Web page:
Population growth and the expanding urban development into traditionally nonurban areas have increasingly brought humans into contact with wildfires. In the decade ending with 1994, wildfires destroyed more than 9,000 homes in the United States. Generally, these homes were located in areas where structures and other human developments meet or intermingle with undeveloped wildland or vegetative fuels, also known as the Wildland Urban Interface.
The International Wildland-Urban Interface Code (IWUIC) is a model code intended to be adopted and used to supplement the adopted building and fire codes of a Building Permit issuing jurisdiction. The IWUIC has as its primary objective the establishment of minimum specific regulations for the safeguarding of life and property from intrusion of fire from wildland fire exposures and fire exposures from adjacent structures and to prevent structure fires from spreading to wildland fuels, even in the absence of fire department intervention.
Many Building Departments, which have adopted the IWUIC, have informational handouts which give guidelines as to how to conform to the requirements.
Below are some of the provisions which affect post frame (pole) building construction.
Roofs: Shall have at least a Class A roof covering, or an approved noncombustible roof covering. Steel roofing is Class A rated. For ribbed steel roofing panels, the space at the eave ends shall be fire-stopped to preclude entry of flames or embers, or have one layer of 72-pound mineral surfaced, non-perforated cap sheet complying with ASTM D 3909.
Roof valleys: When provided shall be not less than 26 gauge or corrosion resistive materials metal installed over a minimum 36 inches wide underlayment consisting of one layer of 72-pound mineral surfaced, non-perforated cap sheet complying with ASTM D 3909 running the full length of the valley.
Protection of eaves: Eaves and soffits shall be protected on the exposed underside by materials approved for a minimum of 1-hour fire-resistance-rated construction, 2-inch nominal dimension lumber, or 1-inch nominal fire-retardant-treated lumber or 3/4-inch nominal fire retardant-treated plywood, identified for exterior use and meeting the requirements of the International Building Code.
In my humble opinion, the Building Official should be queried as to the acceptability of solid steel soffit panels, as they will not combust.
Fasciae: Are required and shall be protected on the backside by materials approved for a minimum of 1-hour fire-resistance-rated construction or 2-inch nominal dimension lumber.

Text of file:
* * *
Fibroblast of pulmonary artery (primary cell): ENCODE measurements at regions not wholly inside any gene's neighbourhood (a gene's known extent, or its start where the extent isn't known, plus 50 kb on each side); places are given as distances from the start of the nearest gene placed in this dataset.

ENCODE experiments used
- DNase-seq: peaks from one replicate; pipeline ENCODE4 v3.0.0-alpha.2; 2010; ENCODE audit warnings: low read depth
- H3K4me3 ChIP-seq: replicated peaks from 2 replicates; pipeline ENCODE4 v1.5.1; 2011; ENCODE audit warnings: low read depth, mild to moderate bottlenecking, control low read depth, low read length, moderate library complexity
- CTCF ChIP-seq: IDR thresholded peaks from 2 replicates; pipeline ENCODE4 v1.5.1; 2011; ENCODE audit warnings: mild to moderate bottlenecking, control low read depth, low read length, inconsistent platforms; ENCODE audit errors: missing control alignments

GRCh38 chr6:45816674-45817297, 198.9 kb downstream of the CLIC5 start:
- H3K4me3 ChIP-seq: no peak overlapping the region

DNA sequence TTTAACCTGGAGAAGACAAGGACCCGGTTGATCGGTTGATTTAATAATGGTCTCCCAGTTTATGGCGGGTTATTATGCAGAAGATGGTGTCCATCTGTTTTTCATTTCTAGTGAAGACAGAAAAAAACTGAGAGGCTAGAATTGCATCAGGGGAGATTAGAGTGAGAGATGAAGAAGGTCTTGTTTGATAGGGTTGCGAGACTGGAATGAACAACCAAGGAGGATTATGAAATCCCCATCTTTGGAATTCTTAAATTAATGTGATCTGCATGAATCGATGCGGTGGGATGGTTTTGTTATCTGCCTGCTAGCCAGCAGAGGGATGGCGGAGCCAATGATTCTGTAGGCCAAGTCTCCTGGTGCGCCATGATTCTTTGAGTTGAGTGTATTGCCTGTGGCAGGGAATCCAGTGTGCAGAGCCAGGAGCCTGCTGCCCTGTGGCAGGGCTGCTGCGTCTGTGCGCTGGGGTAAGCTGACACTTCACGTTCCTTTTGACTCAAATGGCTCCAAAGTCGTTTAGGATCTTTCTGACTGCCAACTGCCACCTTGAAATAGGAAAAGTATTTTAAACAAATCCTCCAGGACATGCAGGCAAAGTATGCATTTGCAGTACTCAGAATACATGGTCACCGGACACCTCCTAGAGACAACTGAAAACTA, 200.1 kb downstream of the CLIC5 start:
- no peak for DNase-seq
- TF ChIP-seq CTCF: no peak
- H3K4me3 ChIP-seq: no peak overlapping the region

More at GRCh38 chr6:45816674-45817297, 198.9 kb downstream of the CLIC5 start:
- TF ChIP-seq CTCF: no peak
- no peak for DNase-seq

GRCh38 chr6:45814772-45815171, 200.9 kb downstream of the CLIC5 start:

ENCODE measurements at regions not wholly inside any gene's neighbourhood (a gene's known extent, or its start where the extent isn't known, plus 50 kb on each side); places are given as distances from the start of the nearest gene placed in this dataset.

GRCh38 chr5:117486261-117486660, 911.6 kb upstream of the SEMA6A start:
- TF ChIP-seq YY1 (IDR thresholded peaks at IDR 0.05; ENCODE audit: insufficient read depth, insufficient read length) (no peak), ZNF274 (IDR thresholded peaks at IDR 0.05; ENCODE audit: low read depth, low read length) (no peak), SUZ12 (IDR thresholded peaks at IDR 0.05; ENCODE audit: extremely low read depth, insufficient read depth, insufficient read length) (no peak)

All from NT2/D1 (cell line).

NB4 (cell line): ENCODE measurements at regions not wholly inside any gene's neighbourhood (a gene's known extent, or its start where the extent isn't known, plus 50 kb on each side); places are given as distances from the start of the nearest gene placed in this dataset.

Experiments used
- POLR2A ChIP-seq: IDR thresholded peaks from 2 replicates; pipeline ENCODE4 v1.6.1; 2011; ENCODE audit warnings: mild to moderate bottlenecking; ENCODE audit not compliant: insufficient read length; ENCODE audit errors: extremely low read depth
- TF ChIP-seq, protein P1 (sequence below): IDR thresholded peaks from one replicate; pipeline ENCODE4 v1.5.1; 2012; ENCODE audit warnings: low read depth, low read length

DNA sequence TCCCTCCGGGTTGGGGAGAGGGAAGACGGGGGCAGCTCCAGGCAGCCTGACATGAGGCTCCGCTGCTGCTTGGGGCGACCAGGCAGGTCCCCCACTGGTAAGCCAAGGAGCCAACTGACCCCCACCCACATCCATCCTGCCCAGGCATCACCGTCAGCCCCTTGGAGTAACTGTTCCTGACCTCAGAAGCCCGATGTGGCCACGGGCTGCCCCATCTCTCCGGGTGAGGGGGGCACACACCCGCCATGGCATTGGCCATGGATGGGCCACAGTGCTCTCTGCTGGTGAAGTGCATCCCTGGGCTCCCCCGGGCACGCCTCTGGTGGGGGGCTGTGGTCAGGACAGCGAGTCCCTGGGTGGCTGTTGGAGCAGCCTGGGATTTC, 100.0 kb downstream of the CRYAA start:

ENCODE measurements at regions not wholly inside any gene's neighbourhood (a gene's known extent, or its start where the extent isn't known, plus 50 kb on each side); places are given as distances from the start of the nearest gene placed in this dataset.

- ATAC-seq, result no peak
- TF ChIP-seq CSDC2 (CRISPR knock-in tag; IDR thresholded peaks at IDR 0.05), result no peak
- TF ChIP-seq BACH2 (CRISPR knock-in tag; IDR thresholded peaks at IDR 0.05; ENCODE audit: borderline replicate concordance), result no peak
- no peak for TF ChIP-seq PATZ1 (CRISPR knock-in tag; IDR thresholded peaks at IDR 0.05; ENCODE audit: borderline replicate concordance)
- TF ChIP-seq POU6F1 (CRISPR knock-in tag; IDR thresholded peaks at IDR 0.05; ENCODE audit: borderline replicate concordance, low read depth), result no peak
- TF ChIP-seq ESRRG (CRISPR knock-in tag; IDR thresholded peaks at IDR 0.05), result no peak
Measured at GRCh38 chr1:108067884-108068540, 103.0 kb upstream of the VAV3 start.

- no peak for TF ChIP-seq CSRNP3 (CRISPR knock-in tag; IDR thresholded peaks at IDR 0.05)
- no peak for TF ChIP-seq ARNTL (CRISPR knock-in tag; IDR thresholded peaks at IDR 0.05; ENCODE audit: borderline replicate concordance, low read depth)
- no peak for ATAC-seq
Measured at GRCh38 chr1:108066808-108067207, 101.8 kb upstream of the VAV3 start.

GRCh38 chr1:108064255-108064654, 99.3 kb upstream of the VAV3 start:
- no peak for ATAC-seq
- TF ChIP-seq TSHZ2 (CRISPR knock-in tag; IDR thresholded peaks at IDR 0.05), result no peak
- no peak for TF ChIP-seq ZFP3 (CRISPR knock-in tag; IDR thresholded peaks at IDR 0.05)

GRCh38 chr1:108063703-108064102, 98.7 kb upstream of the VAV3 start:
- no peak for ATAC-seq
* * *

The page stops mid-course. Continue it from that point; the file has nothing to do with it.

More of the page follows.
Steel fascia trims applied over 2x fascia boards will meet this requirement, and would be generally typical construction.
Exterior walls: Exterior walls of buildings or structures shall be constructed with one of the following methods:
- Materials approved for a minimum of 1-hour fire-resistance-rated construction on the exterior side.
- Constructed with approved noncombustible materials.
- Heavy timber or log wall construction.
- Fire-retardant treated wood on the exterior side.
- Ignition-resistant materials on the exterior side.
Such material shall extend from the top of the foundation to the underside of the roof sheathing.
We’ve had no issues with the approval of steel siding, however we did have a case in California where the Building Official required the exposed portion of the 2×8 pressure preservative treated splash board to be covered with steel trim. In most cases, the splash board would be considered to be a portion of the foundation.
Exterior window glazing: Exterior windows, window walls and glazed doors, windows within exterior doors, and skylights shall be tempered glass, multilayered glazed panels, glass block or have a fire protection rating of not less than 20 minutes.
Many vinyl windows with tempered glass meet with these requirements.
Exterior doors: Exterior doors shall be approved noncombustible construction, solid core wood not less than 1-3/4 inches thick or have a fire protection rating of not less than 20 minutes. Windows within doors and glazed doors shall be in accordance with exterior window glazing listed above.
Most commercial steel entry doors with steel jambs are satisfactory. Even though a solid core wood door might meet with the fire protection rating, chances are the door is mounted in wood jambs, which will probably not be acceptable within the fire code.
Exception: Vehicle access doors.
And then there is ventilation, sprinklers and more! Come back tomorrow and we’ll get to the rest of meeting the International Wildland-Urban Interface Code.